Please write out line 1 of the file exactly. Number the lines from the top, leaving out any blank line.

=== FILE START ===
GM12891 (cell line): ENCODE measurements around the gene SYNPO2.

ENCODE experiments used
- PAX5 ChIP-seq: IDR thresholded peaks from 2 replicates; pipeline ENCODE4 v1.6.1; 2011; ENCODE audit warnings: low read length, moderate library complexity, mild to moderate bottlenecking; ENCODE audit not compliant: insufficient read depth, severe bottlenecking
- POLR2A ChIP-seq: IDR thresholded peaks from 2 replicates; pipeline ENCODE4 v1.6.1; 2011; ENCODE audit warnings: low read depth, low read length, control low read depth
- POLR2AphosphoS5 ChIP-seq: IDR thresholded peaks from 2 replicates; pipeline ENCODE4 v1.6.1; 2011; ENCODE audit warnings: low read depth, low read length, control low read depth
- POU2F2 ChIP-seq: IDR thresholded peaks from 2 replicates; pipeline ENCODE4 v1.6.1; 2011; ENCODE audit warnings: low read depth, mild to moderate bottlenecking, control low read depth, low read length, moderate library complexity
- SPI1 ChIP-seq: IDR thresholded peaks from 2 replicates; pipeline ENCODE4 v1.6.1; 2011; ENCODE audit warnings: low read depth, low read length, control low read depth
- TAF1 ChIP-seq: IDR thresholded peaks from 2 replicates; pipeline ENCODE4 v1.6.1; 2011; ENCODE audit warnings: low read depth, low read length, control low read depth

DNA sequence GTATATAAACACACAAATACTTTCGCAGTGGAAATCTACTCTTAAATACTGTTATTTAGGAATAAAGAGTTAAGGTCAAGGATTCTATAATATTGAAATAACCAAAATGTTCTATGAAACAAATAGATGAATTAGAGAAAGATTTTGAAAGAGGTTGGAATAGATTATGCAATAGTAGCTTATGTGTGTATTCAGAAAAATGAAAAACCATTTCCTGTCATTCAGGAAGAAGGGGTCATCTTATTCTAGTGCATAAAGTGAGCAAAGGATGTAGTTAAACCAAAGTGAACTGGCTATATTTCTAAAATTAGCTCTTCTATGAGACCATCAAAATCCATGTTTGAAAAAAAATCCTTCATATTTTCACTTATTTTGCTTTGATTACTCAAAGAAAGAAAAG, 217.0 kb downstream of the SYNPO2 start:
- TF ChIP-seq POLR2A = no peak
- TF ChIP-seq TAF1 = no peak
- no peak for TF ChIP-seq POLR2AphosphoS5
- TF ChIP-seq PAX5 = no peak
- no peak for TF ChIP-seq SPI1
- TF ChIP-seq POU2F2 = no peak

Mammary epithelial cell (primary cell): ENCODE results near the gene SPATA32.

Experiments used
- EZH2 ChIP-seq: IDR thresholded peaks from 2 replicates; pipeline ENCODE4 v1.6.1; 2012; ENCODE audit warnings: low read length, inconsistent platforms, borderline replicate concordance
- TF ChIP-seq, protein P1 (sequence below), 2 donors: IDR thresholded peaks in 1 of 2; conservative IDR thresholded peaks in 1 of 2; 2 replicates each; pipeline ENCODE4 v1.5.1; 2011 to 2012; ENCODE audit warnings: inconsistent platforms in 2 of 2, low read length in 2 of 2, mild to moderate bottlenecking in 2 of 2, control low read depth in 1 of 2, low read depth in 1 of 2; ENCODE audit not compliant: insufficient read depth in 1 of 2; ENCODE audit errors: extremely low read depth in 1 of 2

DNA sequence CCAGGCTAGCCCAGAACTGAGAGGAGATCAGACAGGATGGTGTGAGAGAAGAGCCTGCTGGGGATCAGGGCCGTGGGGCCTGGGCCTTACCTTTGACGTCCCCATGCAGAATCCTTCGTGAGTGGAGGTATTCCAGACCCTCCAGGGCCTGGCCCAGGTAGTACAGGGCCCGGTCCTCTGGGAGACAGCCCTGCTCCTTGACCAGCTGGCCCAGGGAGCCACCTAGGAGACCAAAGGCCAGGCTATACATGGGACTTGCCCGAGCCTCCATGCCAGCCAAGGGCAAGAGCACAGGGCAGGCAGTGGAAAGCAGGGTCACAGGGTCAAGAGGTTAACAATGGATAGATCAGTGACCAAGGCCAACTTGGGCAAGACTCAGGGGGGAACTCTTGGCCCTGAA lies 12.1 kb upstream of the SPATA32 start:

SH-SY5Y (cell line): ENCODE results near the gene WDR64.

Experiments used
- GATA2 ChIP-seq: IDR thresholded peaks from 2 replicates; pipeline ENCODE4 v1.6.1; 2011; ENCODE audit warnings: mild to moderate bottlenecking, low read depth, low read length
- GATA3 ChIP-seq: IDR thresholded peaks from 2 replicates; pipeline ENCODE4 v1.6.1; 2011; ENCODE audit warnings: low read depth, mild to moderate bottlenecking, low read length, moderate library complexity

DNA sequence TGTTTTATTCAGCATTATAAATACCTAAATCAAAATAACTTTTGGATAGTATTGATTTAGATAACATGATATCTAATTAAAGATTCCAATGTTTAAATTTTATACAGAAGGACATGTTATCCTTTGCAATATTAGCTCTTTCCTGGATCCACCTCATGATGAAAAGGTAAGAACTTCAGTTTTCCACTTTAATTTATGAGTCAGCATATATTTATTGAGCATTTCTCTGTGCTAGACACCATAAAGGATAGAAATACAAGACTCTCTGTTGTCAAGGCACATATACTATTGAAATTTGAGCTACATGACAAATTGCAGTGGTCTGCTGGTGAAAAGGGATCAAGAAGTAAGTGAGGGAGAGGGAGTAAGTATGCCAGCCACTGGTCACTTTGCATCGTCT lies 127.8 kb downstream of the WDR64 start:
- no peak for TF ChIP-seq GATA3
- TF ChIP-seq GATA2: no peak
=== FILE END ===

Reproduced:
GM12891 (cell line): ENCODE measurements around the gene SYNPO2.